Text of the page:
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Patrick S. Lawrence's essay looks deeply into one African American poetic landscape of contigency, alienation, and American re-animation: Little critical work has been done on Nathaniel Mackey’s Splay Anthem (2006), a collection of installments of his two serial poems Song of the Andoumboulou and “Mu”. However, because other sections of the two poems have appeared over the past several years in venues such as Callaloo, African American Review, Chicago Review, and The Nation, there is a body of critical writing on the ongoing concerns of the portions of the poems appearing outside the collection that can shed light on how they are worked out in Splay Anthem, which won Mackey the 2006 National Book Award for poetry. As Mackey has continued to explore certain themes throughout the life of the poems, we gain added value from returning to this prize-winning collection and re-assessing the poems’ significance in a changing world. Though Song and “Mu” were begun in the later part of the twentieth century, they take on new meaning in the context of the events that have occurred contemporaneously with their continued publication. Thus, a more complete focus on the poems and their Modernist/Postmodernist techniques can shed light on the developing relationship between experimentation and politics, a relationship that has been fraught since the 1960s at least. Splay Anthem’s indirect political project acknowledges that the work of striving for equality and community is ever-incomplete, but provides a tentative foundation for this effort.
Splay Anthem is a weave of several themes and recurrent experimental forms. Jarring enjambment causes lines to read both with those that came before and those that follow with ambiguity, while often refusing to signify concretely. This is in keeping with the effect of the variations-on-a-theme style of polysemy used throughout the poems, in which words are exploited for their double (or multiple) meanings, often with plural meanings suspended simultaneously, refusing to resolve in clear reference. Mackey’s use of the word rung, for example, signifies simultaneously both the past tense of to ring and the lateral cross-pieces of a ladder. Additionally, words often appear in alienated forms, used repeatedly with slight changes to spelling but retaining just an echo of their other forms. The themes that emerge amid this weave are complex and epic, following an incomplete but continuously striving humanity as it searches for a communal, global identity. This process is difficult and often painful. It is evinced by Mackey in his preface, where he explains what he means when he uses the word Andoumboulou:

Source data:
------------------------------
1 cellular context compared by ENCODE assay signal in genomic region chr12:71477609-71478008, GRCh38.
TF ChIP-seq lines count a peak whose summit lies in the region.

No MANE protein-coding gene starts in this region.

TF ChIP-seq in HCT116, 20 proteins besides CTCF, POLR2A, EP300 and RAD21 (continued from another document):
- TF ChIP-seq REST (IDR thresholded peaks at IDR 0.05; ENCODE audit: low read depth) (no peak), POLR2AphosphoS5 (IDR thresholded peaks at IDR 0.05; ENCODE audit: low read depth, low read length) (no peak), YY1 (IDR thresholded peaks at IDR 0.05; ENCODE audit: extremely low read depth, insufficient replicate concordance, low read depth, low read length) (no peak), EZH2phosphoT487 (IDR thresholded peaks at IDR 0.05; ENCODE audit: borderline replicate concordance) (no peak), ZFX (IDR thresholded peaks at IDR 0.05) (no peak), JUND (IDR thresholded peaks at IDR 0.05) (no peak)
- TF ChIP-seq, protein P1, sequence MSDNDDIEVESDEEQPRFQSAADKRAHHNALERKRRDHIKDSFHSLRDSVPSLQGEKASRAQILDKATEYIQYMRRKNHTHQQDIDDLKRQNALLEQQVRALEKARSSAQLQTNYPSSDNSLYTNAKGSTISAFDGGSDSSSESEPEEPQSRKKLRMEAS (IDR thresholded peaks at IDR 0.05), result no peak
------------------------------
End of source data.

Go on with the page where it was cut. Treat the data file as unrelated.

The song of the Andoumboulou is one of striving, strain, abrasion, an all but asthmatic song of aspiration. Lost ground, lost twinness, lost union and other losses variably inflect that aspiration, a wish, among others, to be we, … that of some larger collectivity an anthem would celebrate. (2006, xi)
To read the entire essay and the rest of the collection get A Sense of Regard: essays on poetry and race